Headphone makers seem to be either too polite or scared to say anything about Headphone Burn-in. Let me say it for them: Earphone burn-in is a bunch of hokum.
Yes. You read that right! Headphone burn-in is the biggest myth of our times. Read the Amazon comments on a standard pair of $50 earphones and you’ll probably find people talking about how long they need to be burned in, and how much different they sound after 400 hours of pink noise. People already have enough trouble getting a decent fit with their earphones (something that really does affect the sound quality). Next time you buy a new pair of earphones, try this alternative ritual: Open the box, remove the earphones, put them in your ears (using the correct method, of course), and then start playing music.
For those of you unfamiliar with the practice, it basically amounts to pumping different kinds of sound into a new pair of headphones or earphones for a given period of time. Think of it as the sonic equivalent of breaking in a new pair of shoes– the idea being that the true character of your earphones will only surface after some robust exercise.
During the 15 years Shure has been actively selling earphones, its engineers have reached the same conclusion again and again: The sound produced by these tiny transducers during final testing is the same sound you’ll get in a day, in a year, and in five years … unless something goes wrong.
All of this variation gets at the real thing people are reacting to when they buy new head- and earphones: mental burn-in. If you’re used to dark-sounding headphones, neutral ones may sound bright at first until you get used to the new sound.
I did some research on the “Experts” and stumbled on this particular video that is actually good in terms of the headphone. You may find out how “burn-in” is stressed out. Anyways, Audio Street is a really cool headset and you may want to check it out. I definitely have it in my list of items to be bought next month. Amazon link to buy Audio Street headphone.
Audiophiles will often apply their own burn-in technique to any number of music-listening devices: earphones, headphones, amps, speakers, even cables. With larger headphones, mechanical burn-in is supposed to describe the gradual settling in of the design parameters of the cone diaphragms (the things that vibrate back and forth to create the air pressure changes that we interpret as sound in our ears) into their intended or optimal state. After this period, proponents claim they are able to vibrate more freely, thus allowing for better sound.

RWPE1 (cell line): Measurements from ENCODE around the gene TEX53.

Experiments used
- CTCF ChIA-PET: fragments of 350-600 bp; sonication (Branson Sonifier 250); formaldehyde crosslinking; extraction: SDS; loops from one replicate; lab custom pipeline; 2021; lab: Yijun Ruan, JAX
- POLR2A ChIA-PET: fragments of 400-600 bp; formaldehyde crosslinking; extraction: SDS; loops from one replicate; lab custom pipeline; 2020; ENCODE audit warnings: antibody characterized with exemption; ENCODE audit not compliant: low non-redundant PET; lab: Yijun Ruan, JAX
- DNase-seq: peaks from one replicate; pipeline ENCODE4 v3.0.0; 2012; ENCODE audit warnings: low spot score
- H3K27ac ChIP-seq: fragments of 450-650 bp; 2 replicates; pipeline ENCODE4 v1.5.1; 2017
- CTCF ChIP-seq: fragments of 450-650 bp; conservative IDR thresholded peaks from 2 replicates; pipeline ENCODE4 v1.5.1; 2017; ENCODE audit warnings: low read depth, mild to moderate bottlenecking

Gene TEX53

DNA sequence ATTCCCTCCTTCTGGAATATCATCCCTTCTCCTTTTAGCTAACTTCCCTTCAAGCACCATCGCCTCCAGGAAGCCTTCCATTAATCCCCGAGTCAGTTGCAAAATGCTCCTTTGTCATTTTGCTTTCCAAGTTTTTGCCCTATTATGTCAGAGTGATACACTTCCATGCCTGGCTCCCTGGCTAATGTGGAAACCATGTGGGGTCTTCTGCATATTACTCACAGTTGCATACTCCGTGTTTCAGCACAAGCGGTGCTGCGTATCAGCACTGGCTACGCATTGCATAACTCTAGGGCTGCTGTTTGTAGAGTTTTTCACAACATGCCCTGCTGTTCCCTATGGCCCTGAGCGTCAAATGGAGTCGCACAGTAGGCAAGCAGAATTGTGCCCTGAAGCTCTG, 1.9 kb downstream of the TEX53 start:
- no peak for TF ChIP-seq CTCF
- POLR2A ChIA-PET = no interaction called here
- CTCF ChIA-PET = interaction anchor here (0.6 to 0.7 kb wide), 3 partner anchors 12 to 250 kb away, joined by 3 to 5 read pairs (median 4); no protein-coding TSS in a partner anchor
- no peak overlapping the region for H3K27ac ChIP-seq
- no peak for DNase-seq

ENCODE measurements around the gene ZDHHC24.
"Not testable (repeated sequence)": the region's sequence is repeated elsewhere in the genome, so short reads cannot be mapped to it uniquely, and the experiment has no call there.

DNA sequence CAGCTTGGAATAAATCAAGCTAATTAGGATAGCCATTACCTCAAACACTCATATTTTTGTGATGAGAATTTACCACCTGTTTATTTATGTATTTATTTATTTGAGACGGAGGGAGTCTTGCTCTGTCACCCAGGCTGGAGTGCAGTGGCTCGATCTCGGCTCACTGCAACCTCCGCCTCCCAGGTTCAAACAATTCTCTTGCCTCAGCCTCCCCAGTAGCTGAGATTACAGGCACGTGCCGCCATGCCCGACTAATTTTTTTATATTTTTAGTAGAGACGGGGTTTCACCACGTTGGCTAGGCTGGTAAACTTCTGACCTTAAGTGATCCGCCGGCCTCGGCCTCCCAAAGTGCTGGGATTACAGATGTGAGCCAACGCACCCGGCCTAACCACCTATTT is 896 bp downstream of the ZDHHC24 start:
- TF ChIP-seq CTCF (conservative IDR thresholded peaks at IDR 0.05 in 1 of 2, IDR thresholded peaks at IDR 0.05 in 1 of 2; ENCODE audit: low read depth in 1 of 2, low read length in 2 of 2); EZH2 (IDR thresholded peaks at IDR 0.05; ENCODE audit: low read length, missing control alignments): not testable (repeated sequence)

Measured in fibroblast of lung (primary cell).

What keeps this debate going is really the lack of quantifiable evidence debunking the advantages of burn-in. It’s kind of a Pascal’s Wager for audiophiles: It costs them nothing, it does no harm to the headphones, and you potentially have more to lose not believing in burn-in than you do believing in it.
Optimal burn-in times range from 40 to 400 hours, and the process itself can also take myriad forms. Manufacturers like Ultrasone offer specific burn-in times for their cans, but others are happy to leave the details to the true believers. Others simply prefer the soothing sound of rain sticks.
The company has an even longer history making microphones, which use the same technology as headphone transducers. “We’ve got a lot of data on those over the years, and we’re not convinced on mic burn in either,” Engstrom says.
Think about it this way: Why would any headphone and earphone manufacturer design and ship something that’s not already in its optimal state? People already have enough trouble getting a decent fit with their earphones (something that really does affect the sound quality). There’s the mind-boggling variation in performance that comes with the actual music files and equipment you use to listen to your music.
To be fair, the physical properties of any mechanical device can and do change over time. Whether those changes have a perceivable (and beneficial) effect, that’s another story.
As with many of the numinous subjects in the audiophile realm, this odd little custom sits squarely at the intersection of psychology, science, marketing, and that eternally subjective thing known as “sound quality.” And that makes it particularly troublesome.
Matt Engstrom, director of monitoring products at Shure, admits there is evidence that suggests transducers in larger headphones can experience burn-in, and that this could, in theory, produce different sound over time. Again, no one has shown this conclusively, largely because a) companies aren’t rushing to tell audiophiles they’ve been wrong all these years and b) there’s no single industry standard for testing headphones.
This much is known: When it comes to the tiny balanced armatures used in many earphones, there’s just not the same potential for mechanical deviation. We’re talking about things the size of a baby’s tooth. And unlike the large drivers in over-the-ear headphones, there’s just not that much room for things to change.
Shure has tested some thoroughly used pairs of its E1 earphones, which first launched in 1997. During the 15 years Shure has been actively selling earphones, its engineers have reached the same conclusion again and again: The sound produced by these tiny transducers during final testing is the same sound you’ll get in a day, in a year, and in five years … unless something goes wrong.
Please Stop ‘Burning In’ Your Earphones
Earphone makers seem to be either too polite or scared to say anything. Let me say it for them: Earphone burn-in is a bunch of hokum.